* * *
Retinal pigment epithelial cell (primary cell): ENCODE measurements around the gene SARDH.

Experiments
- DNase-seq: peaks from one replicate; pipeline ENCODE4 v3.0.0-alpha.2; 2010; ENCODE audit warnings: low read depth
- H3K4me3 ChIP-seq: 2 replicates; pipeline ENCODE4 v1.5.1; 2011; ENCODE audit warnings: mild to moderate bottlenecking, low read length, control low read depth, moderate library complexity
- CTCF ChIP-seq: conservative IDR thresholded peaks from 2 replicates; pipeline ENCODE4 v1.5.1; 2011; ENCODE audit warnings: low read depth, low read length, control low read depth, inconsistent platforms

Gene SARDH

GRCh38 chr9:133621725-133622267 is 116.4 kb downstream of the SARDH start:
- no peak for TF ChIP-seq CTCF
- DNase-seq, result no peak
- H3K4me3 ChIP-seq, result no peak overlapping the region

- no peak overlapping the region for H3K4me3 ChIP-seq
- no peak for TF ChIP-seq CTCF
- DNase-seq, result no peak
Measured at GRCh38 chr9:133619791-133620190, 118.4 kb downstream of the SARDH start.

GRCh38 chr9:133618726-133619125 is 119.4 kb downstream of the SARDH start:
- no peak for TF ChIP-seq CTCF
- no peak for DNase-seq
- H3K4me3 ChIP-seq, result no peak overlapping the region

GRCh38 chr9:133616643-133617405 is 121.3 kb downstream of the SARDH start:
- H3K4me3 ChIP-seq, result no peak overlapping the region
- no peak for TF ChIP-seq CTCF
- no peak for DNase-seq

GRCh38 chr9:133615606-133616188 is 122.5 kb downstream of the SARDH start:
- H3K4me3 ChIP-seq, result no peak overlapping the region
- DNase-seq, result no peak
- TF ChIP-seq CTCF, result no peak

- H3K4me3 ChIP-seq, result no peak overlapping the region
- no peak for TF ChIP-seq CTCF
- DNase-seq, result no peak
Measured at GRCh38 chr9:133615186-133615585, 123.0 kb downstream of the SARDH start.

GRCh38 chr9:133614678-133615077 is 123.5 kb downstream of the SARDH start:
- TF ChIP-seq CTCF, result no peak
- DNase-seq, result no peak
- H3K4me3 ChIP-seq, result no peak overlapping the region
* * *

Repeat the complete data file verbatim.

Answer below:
Retinal pigment epithelial cell (primary cell): ENCODE measurements around the gene SARDH.

Experiments
- DNase-seq: peaks from one replicate; pipeline ENCODE4 v3.0.0-alpha.2; 2010; ENCODE audit warnings: low read depth
- H3K4me3 ChIP-seq: 2 replicates; pipeline ENCODE4 v1.5.1; 2011; ENCODE audit warnings: mild to moderate bottlenecking, low read length, control low read depth, moderate library complexity
- CTCF ChIP-seq: conservative IDR thresholded peaks from 2 replicates; pipeline ENCODE4 v1.5.1; 2011; ENCODE audit warnings: low read depth, low read length, control low read depth, inconsistent platforms

Gene SARDH

GRCh38 chr9:133621725-133622267 is 116.4 kb downstream of the SARDH start:
- no peak for TF ChIP-seq CTCF
- DNase-seq, result no peak
- H3K4me3 ChIP-seq, result no peak overlapping the region

- no peak overlapping the region for H3K4me3 ChIP-seq
- no peak for TF ChIP-seq CTCF
- DNase-seq, result no peak
Measured at GRCh38 chr9:133619791-133620190, 118.4 kb downstream of the SARDH start.

GRCh38 chr9:133618726-133619125 is 119.4 kb downstream of the SARDH start:
- no peak for TF ChIP-seq CTCF
- no peak for DNase-seq
- H3K4me3 ChIP-seq, result no peak overlapping the region

GRCh38 chr9:133616643-133617405 is 121.3 kb downstream of the SARDH start:
- H3K4me3 ChIP-seq, result no peak overlapping the region
- no peak for TF ChIP-seq CTCF
- no peak for DNase-seq

GRCh38 chr9:133615606-133616188 is 122.5 kb downstream of the SARDH start:
- H3K4me3 ChIP-seq, result no peak overlapping the region
- DNase-seq, result no peak
- TF ChIP-seq CTCF, result no peak

- H3K4me3 ChIP-seq, result no peak overlapping the region
- no peak for TF ChIP-seq CTCF
- DNase-seq, result no peak
Measured at GRCh38 chr9:133615186-133615585, 123.0 kb downstream of the SARDH start.

GRCh38 chr9:133614678-133615077 is 123.5 kb downstream of the SARDH start:
- TF ChIP-seq CTCF, result no peak
- DNase-seq, result no peak
- H3K4me3 ChIP-seq, result no peak overlapping the region